The Savvy Investor Middle East Investors section details academic research materials, thought-leadership pieces, and white papers on the outlook for the broader EMEA region (including Europe, Middle East, and Africa). As it is more likely that Middle Eastern countries share characteristics with countries in Northern Africa (such as currency or capital controls and less-developed financial markets), some institutional investors prefer a more refined discussion of MENA countries.
The MENA region consists of just over 20 countries in the Middle East and North Africa, but depending on the definition it can be fewer than 20. A smaller subset of six MENA countries signed an economic agreement in 1981, thereby forming the GCC (Gulf Cooperation Council), subsequently officially renamed to the Cooperation Council for the Arab States of the Gulf. Additionally, many research materials featured within this Middle East topic will also include discussions of topics that are of interest to investors within GCC countries, the MENA region, or the EMEA region...
The Gulf countries included within the GCC are:
- Saudi Arabia
One of the issues frequently discussed within this section is Islamic finance.
Certain practices within Islamic finance differ from traditional finance, as these practices must also be compliant with Sharia laws. Sharia laws within Islamic jurisdictions cover day-to-day activities, religious activities, and financial activities.
For instance, Sharia-compliant investors are prohibited from collecting interest and from making investments in alcohol or tobacco-related companies, weapons manufacturers, and companies that make products derived from pigs.
Even if a company’s primary line of business does not fall within one of these impermissible areas, a general rule is that any company that obtains more than 5% of its income from one of these sources should be excluded from consideration. Similarly, companies should not have debt levels that exceed 33% of their book value or market capitalisation.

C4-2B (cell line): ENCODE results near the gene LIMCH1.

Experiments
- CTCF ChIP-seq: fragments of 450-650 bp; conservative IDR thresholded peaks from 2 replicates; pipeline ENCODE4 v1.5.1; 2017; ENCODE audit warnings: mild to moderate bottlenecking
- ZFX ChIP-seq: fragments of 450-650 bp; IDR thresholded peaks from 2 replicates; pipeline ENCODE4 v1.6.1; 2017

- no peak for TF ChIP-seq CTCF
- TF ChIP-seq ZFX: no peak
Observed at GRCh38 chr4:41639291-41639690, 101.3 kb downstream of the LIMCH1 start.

Sharia-compliant funds exist that abide by these restrictions and exclude all investments in companies that do not adhere to Sharia laws.
There are also Sharia-compliant financial products, such as the sukuk, an Islamic financial certificate that is comparable to a bond. Because interest is prohibited within Islamic finance, other unique financial arrangements have been created between banks and their customers, such as Mudarabah, Musharakah, and Murabahah.
Middle East investors typically have a greater interest in the outlook for commodities and commodity prices than investors in other regions, especially when it comes to oil.
Five of the nations included within OPEC (Organization of the Petroleum Exporting Countries) are located within the Middle East (almost all the remaining countries are in Africa).
OPEC is also considered to be the world’s largest oil cartel, controlling a sizeable portion of both global oil production and the world’s oil reserves.
Occasionally, individual OPEC nations have been motivated to exceed their petroleum production targets (capitalising upon either high prices or increased demand), however, the organisation meets regularly, and its members typically abide by the policies that are set during these meetings.
OPEC’s World Oil Outlook document is an important resource on oil policy and the dynamics of global supply and demand for this commodity, as are annual publications produced by other institutions.